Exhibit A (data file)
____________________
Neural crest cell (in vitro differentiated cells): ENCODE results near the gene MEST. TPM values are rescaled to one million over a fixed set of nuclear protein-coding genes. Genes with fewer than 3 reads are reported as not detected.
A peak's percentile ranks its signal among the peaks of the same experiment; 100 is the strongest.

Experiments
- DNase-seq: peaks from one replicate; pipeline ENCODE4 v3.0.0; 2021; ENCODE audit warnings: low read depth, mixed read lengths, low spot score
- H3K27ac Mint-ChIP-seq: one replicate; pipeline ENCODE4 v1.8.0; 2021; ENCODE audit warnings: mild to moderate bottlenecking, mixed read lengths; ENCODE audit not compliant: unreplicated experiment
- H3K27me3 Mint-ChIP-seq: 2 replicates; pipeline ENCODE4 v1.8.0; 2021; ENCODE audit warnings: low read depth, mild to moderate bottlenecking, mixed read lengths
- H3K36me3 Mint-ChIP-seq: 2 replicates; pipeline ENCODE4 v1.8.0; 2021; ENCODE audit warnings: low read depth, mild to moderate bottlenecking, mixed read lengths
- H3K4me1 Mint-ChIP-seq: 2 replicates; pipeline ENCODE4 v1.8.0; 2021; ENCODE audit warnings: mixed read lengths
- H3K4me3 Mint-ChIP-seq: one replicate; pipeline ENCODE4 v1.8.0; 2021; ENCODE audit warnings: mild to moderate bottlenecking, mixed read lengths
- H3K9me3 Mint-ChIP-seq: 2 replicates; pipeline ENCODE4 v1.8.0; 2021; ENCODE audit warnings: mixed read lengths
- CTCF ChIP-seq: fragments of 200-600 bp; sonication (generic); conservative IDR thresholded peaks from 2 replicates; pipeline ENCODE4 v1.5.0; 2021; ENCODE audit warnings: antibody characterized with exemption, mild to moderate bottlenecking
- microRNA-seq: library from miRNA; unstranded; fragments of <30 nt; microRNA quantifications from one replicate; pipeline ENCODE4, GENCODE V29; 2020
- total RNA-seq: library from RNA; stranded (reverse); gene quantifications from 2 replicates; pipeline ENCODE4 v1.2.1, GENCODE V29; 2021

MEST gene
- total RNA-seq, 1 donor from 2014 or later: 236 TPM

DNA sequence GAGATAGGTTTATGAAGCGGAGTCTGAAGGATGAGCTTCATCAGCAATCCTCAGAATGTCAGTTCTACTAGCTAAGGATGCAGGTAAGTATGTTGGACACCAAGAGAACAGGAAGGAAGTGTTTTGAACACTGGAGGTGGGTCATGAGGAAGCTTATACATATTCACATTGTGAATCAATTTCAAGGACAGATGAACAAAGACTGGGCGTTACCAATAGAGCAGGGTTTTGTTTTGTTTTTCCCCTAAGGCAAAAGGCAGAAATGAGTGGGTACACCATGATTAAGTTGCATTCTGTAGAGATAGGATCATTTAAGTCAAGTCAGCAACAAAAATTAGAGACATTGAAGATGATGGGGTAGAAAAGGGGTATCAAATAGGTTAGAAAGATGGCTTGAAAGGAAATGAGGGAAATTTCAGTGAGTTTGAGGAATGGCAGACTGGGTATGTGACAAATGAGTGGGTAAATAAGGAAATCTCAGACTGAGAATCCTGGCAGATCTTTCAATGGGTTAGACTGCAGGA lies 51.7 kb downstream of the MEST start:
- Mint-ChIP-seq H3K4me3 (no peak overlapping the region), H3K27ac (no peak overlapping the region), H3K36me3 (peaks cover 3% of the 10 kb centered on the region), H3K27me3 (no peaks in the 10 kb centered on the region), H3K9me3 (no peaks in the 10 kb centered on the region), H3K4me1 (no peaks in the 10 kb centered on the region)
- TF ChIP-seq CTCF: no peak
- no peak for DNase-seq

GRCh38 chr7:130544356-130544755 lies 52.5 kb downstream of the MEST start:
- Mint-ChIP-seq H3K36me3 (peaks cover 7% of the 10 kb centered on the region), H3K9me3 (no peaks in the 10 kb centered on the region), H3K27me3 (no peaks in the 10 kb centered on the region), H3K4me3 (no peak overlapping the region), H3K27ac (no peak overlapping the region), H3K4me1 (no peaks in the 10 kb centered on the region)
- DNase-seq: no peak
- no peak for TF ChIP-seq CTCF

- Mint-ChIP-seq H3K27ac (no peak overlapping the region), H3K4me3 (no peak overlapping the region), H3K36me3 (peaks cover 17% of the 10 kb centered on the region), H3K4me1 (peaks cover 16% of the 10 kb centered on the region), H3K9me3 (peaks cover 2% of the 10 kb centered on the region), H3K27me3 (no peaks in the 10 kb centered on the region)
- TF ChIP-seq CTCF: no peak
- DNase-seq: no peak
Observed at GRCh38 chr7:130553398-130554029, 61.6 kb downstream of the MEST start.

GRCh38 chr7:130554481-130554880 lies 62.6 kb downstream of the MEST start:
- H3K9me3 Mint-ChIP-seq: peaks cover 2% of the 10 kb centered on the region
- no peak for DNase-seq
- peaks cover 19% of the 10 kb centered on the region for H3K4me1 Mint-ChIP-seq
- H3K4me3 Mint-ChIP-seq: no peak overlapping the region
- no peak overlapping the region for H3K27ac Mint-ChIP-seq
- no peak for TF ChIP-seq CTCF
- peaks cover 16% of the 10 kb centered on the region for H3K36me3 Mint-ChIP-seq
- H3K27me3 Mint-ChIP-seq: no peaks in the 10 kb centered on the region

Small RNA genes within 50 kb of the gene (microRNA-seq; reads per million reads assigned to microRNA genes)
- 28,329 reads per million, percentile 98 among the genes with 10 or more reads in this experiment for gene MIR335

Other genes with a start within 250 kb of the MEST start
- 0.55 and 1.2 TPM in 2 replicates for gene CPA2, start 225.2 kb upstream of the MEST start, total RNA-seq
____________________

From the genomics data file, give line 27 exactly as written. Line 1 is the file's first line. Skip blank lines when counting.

Observed at GRCh38 chr7:130553398-130554029, 61.6 kb downstream of the MEST start.